Innovations in battery chemistry is a must for India to become self-reliant in EV battery production

The global transport sector is making rapid strides towards electrification, with demand for electric vehicles steadily rising around the world. This brings with it a surge in demand for lithium ion batteries, the most important and expensive component of an electric vehicle, making up for 40 – 50% of the vehicle cost. This precious mineral is unevenly distributed on Earth, with 58% of the world’s reserves buried in Chile and 43% of rare Earth minerals like Cobalt and Nickel buried in China. As a result, most countries are heavily dependent on importing lithium ion batteries, which is cost and time intensive.

India has no known reserves for lithium or cobalt, and imports all its lithium ion battery requirements from China or Taiwan. In 2019-2020, India imported 450 million units of lithium ion batteries, for use in phones, laptops, smartwatches and EVs, valued at Rs 6,600 crores. By 2030, India would need 130 gWh of lithium ion batteries, which would cost its economy dearly. This dependence also leaves little control on the supply of these batteries, leading to shortage and disruption in production like India witnessed in October this year.

Therefore, innovations in the chemistry of EV batteries are an important aspect of building a conducive ecosystem for the smooth growth and sustainability of electric vehicles. India is already making progress in research and innovations in EV battery chemistry. In this article, we bring to you an overview of the different batteries in various stages of research, and their advantages over lithium-ion batteries:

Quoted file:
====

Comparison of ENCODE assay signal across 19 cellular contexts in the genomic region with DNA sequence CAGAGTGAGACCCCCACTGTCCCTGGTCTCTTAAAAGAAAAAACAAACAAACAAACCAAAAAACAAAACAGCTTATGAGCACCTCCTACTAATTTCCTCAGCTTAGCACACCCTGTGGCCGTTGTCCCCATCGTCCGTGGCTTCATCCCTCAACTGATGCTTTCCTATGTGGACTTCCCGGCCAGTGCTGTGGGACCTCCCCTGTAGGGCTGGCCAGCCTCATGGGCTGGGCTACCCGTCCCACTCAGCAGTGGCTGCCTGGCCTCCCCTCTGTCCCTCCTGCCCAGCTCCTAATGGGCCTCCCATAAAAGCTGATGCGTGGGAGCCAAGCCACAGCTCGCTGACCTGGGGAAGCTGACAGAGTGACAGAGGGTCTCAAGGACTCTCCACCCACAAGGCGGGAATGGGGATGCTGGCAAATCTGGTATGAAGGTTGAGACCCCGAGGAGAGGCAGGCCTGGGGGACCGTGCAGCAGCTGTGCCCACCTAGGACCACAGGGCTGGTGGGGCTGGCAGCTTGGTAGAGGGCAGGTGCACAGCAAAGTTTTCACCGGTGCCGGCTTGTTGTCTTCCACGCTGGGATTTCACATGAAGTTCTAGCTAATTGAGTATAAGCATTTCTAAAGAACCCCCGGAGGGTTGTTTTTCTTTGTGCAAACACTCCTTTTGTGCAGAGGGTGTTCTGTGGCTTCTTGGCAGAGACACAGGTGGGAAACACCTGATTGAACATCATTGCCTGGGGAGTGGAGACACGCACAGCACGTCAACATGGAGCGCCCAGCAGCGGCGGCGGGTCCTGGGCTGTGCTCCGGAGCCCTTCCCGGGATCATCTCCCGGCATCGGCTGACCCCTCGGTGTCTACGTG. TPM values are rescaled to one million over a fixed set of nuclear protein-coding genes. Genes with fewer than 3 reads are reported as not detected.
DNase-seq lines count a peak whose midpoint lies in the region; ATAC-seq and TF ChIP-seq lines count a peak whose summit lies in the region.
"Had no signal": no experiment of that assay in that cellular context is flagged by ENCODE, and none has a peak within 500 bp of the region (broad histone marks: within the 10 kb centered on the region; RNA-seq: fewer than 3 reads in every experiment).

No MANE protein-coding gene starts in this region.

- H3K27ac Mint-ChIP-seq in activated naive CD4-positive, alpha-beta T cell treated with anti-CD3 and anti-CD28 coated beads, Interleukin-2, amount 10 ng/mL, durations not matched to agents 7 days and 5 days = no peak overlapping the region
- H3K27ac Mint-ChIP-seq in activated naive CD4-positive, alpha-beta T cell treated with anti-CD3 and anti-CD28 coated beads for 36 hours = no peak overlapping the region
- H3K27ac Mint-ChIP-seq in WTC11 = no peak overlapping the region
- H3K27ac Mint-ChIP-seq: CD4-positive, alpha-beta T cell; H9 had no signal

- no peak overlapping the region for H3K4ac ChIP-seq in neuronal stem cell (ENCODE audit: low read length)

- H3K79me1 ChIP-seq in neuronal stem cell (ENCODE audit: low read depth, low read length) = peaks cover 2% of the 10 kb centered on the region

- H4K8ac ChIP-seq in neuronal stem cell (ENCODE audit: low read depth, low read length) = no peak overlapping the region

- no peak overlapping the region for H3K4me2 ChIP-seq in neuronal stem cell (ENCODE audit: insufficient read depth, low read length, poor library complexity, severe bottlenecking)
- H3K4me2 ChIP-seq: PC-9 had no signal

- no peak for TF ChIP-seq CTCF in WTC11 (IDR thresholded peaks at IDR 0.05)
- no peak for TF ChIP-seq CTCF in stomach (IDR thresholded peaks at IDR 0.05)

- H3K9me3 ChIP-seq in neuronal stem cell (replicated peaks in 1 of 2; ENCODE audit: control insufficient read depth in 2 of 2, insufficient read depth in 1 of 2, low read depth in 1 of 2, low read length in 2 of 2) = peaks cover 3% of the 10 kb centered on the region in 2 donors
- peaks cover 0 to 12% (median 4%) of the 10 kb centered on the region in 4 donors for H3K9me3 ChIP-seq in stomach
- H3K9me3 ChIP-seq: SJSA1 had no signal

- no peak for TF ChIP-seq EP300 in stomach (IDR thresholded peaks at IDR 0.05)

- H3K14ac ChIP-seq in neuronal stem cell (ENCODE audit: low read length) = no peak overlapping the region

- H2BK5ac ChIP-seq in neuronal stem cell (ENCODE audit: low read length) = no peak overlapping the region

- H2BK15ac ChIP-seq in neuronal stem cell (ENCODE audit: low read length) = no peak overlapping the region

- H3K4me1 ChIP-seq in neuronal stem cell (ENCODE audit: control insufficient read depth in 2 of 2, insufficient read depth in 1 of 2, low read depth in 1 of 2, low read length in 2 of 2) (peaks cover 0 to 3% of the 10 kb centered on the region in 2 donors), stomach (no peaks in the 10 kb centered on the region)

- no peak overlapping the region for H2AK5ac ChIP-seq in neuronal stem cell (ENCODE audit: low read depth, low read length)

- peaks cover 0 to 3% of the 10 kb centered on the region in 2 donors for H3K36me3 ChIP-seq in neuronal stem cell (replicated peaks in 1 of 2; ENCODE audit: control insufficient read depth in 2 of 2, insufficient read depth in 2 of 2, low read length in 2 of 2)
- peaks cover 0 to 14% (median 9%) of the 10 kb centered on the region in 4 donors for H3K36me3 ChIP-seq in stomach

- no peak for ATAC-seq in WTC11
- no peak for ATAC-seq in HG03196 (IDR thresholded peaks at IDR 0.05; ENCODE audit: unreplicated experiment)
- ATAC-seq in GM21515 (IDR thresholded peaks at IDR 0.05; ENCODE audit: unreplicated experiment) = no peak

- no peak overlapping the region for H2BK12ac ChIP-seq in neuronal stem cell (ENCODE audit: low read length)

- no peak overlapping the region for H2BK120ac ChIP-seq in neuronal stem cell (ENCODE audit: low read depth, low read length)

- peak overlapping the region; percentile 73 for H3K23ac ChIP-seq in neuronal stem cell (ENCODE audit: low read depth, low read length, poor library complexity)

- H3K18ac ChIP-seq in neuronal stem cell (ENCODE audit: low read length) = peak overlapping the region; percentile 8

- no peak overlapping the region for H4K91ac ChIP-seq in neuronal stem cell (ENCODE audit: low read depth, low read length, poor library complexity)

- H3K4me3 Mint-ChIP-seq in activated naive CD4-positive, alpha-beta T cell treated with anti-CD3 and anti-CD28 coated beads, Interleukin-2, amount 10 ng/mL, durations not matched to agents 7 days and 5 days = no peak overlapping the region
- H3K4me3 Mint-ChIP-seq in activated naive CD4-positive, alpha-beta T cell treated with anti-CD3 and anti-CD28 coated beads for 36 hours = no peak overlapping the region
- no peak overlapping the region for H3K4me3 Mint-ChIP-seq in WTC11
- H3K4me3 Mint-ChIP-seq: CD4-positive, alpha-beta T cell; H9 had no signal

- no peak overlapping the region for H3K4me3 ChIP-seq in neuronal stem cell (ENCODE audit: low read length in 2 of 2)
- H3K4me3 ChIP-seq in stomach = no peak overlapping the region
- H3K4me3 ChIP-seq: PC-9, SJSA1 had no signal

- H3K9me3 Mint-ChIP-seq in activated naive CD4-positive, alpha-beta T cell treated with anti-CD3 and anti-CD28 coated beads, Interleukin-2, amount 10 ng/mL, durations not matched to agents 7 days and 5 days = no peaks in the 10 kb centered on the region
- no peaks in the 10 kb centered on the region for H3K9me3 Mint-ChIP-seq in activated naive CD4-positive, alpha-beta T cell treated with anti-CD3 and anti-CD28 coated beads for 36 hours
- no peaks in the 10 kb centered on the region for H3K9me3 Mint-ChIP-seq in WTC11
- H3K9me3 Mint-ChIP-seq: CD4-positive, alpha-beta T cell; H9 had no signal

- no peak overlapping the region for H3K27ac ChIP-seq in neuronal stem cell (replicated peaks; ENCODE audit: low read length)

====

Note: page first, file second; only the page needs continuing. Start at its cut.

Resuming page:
• Sodium ion batteries: Sodium ion batteries were first researched in the 1970s, but took a backseat to the growing interest in lithium-ion batteries. These are once again coming back into the limelight, with China leading the way in research and development. Sodium reserves in the Earth are 300 times higher than lithium, and more widespread, making them accessible and affordable. In India, several technology companies are trying their hand at producing sodium ion batteries. Faradion, the world’s largest producer of sodium ion batteries, has partnered with an Indian company, Infraprime logistics technologies, to produce these in country. In Pune, a new start-up, Sentient Labs, is also testing a proto-type.
  • Aluminum air batteries: India’s largest oil refiner, Indian Oil Corp, has teamed up with Phinergy Ltd, to develop aluminum based batteries that can power electric vehicles. India is among the top 10 bauxite producers in the world, a metal needed to produce aluminum, and therefore, would be able to bring down dependence on import. Aluminum air batteries would be cheaper than lithium, provide longer range to an EV and be safer to use and dispose. Mahindra has started testing these batteries on the Mahindra Treo 3W & Tata is testing them batteries on their buses.
  • Zinc air batteries: The Indian Institute of Technology, Madras, is working on creating a Zinc air battery, where the main fuel is Zinc. Its main advantage is cost – lithium ion batteries are produced at $ 270,300 per kWh. In comparison, if zinc batteries are produced at the same scale, they would cost just $30 – 40 per kWh! Apart from cost effectiveness, zinc batteries have better capacity for storing energy and longer shelf life.
  • Supercapacitor based: Designed by a Mumbai based start-up, this battery type has quick-charging capabilities, comes with a longer battery life than lithium-ion batteries, and is much lighter to carry around. Unlike conventional batteries, supercapacitors don’t rely on chemical reactions to produce energy. Instead, supercapacitors store potential energy electrostatically within them. This enables supercapacitors to maintain much longer lifespans than conventional batteries, which depletion of capacity over repeated charge and discharge cycles.